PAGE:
Today I was pleased to find this year’s edition of the Baseball Prospectus placed up against my door. As always, the prospectus is chock-full of interesting tidbits, statistics and predictions for the upcoming season.
Now, if only my Baseball America Prospect Handbook would arrive, I could be content. Whats the hold up BA?
Prospectus is, for me at least, a must buy every year. It has a history of accurate predictions and I hope this year is no different. Although that won’t make many Indians fans to happy. Here is what they have to say about the Tribe last year and its prediction for this season:
2008: If only Cliff Lee could pitch every day, maybe the bullpen wouldn't be so vexing.
2009: The team's recent pattern of winning every other year offers hope, but the offense is underpowered and Kerry Wood doesn't solve all the pen problems.
Prospectus does a few paragraphs on every single player who played last year, as well as some key prospects for each team. Here is a few of the more interesting write ups:
Forget 2006 – that may as well be ancient history – but can Hafner even repeat his 2007 production? The Indians still have to pay him nearly $52 million through 2012, and the weakened state of his right shoulder inspires little hope for an adequate return on the investment. At the end of May, when Hafner finally gave up fighting against the soreness that had been present since spring training, rest and rehab were thought to be all that was needed for recovery. He went over three months between major league games, trying to build strength, and then collected five hits in 41 at-bats during his September return. Dr. James Andrews performed surgery on the shoulder in October; oddly he found no structural damage. Given Hafner’s age and skill set –and knowing that players who emerge later tend to burn out quicker –Cleveland fans might soon need to shift the “Mistake by the Lake” label from the old Memorial Stadium to the Pronk-sized albatross now firmly tethered to Chief Wahoo’s neck.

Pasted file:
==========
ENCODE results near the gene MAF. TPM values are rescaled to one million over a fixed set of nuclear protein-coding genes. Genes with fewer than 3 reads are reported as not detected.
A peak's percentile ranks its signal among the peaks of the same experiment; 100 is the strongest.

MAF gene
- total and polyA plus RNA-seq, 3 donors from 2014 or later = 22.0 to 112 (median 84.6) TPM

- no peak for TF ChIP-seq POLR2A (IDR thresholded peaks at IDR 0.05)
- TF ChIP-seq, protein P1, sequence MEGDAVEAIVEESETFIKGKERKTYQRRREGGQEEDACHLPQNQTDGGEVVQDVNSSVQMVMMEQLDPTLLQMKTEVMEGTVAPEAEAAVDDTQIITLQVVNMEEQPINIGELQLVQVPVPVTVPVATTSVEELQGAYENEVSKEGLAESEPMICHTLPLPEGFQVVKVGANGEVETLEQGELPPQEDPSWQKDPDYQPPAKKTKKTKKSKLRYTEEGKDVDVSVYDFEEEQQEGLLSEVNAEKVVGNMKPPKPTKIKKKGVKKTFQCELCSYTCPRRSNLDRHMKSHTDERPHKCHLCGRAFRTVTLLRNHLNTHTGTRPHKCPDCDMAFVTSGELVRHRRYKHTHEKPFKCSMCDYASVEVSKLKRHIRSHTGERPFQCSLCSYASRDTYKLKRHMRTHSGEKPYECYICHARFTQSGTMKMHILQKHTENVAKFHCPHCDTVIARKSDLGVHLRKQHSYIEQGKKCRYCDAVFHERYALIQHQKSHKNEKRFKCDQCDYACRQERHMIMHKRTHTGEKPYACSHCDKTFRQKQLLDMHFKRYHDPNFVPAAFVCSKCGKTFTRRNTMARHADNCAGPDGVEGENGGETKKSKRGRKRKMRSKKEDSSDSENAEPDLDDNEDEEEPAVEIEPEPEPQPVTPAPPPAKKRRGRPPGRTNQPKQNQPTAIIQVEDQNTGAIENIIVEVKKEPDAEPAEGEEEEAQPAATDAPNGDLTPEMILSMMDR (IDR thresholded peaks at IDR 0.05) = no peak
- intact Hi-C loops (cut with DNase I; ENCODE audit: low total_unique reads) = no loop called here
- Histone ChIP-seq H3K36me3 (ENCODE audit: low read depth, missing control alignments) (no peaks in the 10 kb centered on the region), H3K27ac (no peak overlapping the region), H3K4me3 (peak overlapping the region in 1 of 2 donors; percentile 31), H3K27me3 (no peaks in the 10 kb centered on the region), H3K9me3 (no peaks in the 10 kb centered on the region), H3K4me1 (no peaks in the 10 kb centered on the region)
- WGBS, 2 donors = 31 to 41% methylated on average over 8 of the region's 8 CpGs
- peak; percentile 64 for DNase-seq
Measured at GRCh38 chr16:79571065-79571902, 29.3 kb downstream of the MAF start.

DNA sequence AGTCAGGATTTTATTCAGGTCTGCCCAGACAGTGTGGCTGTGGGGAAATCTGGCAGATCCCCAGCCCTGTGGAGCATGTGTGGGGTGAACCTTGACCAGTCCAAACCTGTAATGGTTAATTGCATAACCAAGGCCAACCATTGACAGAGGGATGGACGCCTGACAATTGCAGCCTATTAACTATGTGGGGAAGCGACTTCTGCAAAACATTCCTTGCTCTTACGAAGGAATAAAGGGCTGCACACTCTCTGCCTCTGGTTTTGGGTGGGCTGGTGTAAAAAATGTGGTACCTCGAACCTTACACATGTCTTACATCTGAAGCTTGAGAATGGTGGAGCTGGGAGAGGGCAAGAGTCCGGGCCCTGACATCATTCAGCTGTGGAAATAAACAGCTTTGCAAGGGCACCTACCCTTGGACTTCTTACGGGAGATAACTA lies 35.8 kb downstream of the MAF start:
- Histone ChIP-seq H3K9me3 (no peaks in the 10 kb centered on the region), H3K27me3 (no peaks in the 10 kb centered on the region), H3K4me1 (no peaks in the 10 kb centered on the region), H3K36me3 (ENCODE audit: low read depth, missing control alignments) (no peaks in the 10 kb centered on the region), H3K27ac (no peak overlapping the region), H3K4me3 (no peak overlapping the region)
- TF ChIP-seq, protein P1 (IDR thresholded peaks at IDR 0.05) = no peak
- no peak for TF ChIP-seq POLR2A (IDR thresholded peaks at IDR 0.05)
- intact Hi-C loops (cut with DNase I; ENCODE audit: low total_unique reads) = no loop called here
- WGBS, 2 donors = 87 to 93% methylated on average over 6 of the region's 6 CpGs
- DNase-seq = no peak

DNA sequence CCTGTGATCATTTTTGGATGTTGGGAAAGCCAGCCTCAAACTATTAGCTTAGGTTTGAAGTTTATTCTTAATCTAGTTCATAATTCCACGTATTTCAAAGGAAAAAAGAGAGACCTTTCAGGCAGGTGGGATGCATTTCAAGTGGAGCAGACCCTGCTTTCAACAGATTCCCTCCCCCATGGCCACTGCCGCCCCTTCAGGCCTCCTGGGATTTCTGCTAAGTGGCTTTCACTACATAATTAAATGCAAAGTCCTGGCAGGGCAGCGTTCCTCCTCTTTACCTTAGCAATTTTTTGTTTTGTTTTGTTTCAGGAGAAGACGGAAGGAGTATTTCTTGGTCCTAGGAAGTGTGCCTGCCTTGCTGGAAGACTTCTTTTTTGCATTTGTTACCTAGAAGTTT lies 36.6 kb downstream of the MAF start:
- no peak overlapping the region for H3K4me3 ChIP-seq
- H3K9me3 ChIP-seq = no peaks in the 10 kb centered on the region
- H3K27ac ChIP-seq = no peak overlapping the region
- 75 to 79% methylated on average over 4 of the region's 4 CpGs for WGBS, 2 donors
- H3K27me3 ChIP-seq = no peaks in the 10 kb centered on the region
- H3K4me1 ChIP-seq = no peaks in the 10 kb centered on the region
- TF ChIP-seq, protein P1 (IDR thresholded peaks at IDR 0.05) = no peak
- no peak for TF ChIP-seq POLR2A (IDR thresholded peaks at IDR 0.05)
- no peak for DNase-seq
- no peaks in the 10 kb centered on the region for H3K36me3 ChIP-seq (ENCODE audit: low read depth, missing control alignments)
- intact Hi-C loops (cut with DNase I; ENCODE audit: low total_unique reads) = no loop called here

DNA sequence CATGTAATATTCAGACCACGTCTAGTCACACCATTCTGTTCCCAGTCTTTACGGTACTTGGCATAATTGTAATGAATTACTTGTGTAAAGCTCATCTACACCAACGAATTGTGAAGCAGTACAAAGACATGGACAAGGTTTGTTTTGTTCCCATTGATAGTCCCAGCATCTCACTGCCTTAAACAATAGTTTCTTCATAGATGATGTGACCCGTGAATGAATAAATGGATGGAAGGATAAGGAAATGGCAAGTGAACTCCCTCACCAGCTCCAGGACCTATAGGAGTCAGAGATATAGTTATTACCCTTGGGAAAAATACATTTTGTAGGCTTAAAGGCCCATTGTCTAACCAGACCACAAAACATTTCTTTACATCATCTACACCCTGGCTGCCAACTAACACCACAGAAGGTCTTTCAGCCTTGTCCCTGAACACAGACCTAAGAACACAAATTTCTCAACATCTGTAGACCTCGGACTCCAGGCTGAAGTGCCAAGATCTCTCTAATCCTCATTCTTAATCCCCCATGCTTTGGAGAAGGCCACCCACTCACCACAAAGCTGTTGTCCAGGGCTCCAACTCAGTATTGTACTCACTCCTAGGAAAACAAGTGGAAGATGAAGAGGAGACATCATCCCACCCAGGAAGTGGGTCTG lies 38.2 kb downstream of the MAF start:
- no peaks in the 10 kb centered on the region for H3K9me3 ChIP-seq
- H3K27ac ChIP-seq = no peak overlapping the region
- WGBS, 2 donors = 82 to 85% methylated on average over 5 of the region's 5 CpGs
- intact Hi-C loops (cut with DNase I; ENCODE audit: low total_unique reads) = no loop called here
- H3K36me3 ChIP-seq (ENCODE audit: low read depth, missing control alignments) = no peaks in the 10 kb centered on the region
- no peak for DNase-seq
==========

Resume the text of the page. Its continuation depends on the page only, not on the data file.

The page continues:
Sizemore carried the stiff carcass of Cleveland’s offense through the spring doldrums and midsummer wasteland, serving as the sole Tribesman who spent the entire season on the warpath. If his teammates had played up to expectations, he might have become the first Indian since Al Rosen in 1953 to win the MVP, for he finished second in league VOPR (Value Over Replacement Player), behind Alex Rodriguez. Sizemore doesn’t deserve the Gold Gloves that have begun to accumulate, but that’s of secondary importance for a player with so unique an offensive skill set – after becoming the second Indian to post a 30-30 season (Joe Carter is the other), Sizemore joined Rodriguez and Bobby Abreu as the only players in Major League history to have accomplished all four of the following single-season milestones: 100 walks, 50 doubles, 30 homers and 30 steals.
… Carmona relies on his ability to discover the right rhythm for his symphony of pounding sinker after sinker into the zones lower depths, and he never found that repeatable groove. His heavy, bat-biting heater remains deadly, as he led all AL started with a 2.96 G/F ratio while lowering his home run rate, and the Indians are confident that with good health and more off-season work (he pitched in his native Dominican Republic’s winter league), he will return to form.